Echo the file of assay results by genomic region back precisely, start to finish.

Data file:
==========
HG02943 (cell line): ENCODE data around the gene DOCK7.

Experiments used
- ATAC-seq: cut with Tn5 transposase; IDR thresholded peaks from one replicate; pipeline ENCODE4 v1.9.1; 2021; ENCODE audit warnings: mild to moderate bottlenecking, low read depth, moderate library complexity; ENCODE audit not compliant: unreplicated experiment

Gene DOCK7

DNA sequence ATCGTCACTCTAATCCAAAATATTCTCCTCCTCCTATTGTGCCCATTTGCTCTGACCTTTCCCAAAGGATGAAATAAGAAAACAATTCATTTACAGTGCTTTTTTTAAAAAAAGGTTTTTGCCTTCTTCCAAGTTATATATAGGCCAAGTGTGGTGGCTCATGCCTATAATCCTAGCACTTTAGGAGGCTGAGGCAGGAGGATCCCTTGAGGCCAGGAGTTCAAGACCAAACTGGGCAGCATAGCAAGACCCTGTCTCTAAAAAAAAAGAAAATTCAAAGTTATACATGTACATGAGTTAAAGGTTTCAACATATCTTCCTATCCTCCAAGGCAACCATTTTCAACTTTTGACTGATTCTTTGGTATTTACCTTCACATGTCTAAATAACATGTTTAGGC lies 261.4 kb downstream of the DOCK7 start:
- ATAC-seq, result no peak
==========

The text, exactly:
HG02943 (cell line): ENCODE data around the gene DOCK7.

Experiments used
- ATAC-seq: cut with Tn5 transposase; IDR thresholded peaks from one replicate; pipeline ENCODE4 v1.9.1; 2021; ENCODE audit warnings: mild to moderate bottlenecking, low read depth, moderate library complexity; ENCODE audit not compliant: unreplicated experiment

Gene DOCK7

DNA sequence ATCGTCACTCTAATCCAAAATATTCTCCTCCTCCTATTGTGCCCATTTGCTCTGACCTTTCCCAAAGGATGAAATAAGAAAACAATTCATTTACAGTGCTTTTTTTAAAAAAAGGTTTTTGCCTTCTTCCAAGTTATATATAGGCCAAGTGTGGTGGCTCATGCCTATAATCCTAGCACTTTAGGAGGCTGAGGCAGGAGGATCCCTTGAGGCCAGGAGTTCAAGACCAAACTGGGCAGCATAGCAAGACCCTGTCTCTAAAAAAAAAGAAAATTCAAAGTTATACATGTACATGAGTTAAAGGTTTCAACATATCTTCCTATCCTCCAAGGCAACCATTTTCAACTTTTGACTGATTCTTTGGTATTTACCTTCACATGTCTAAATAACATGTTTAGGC lies 261.4 kb downstream of the DOCK7 start:
- ATAC-seq, result no peak